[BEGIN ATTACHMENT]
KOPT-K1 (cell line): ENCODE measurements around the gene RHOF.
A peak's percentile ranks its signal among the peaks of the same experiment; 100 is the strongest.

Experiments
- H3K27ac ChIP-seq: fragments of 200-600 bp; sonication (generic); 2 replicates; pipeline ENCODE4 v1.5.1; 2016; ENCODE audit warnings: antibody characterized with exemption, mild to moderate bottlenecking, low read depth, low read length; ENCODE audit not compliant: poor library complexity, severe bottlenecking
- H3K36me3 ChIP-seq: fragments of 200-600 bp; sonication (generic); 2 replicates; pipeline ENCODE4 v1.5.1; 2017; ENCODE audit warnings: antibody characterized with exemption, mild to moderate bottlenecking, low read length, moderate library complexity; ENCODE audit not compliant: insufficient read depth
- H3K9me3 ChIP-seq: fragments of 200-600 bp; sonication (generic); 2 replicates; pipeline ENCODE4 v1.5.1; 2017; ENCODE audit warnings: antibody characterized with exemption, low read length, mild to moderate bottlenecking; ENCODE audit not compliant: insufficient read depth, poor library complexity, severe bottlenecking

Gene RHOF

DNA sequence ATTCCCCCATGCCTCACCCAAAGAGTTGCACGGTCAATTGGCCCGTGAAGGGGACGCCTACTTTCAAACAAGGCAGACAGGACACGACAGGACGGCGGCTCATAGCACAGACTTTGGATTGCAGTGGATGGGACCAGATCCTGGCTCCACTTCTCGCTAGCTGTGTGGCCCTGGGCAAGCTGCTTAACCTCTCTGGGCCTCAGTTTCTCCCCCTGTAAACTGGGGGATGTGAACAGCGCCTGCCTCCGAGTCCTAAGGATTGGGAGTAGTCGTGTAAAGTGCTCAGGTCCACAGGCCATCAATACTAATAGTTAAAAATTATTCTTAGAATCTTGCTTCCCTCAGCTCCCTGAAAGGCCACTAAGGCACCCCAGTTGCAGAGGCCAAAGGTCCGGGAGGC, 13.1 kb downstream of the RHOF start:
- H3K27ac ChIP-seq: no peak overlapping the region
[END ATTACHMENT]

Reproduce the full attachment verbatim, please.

KOPT-K1 (cell line): ENCODE measurements around the gene RHOF.
A peak's percentile ranks its signal among the peaks of the same experiment; 100 is the strongest.

Experiments
- H3K27ac ChIP-seq: fragments of 200-600 bp; sonication (generic); 2 replicates; pipeline ENCODE4 v1.5.1; 2016; ENCODE audit warnings: antibody characterized with exemption, mild to moderate bottlenecking, low read depth, low read length; ENCODE audit not compliant: poor library complexity, severe bottlenecking
- H3K36me3 ChIP-seq: fragments of 200-600 bp; sonication (generic); 2 replicates; pipeline ENCODE4 v1.5.1; 2017; ENCODE audit warnings: antibody characterized with exemption, mild to moderate bottlenecking, low read length, moderate library complexity; ENCODE audit not compliant: insufficient read depth
- H3K9me3 ChIP-seq: fragments of 200-600 bp; sonication (generic); 2 replicates; pipeline ENCODE4 v1.5.1; 2017; ENCODE audit warnings: antibody characterized with exemption, low read length, mild to moderate bottlenecking; ENCODE audit not compliant: insufficient read depth, poor library complexity, severe bottlenecking

Gene RHOF

DNA sequence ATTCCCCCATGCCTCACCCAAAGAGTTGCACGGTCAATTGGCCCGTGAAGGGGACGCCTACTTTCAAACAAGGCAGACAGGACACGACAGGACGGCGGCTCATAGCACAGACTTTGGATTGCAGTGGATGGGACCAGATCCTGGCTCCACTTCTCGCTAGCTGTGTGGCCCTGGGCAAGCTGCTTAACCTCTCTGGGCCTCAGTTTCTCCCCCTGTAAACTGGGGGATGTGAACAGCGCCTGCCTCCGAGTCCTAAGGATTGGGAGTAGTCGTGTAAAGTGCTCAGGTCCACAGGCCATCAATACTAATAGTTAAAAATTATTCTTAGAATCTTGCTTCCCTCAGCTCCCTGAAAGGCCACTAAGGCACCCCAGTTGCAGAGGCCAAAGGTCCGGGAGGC, 13.1 kb downstream of the RHOF start:
- H3K27ac ChIP-seq: no peak overlapping the region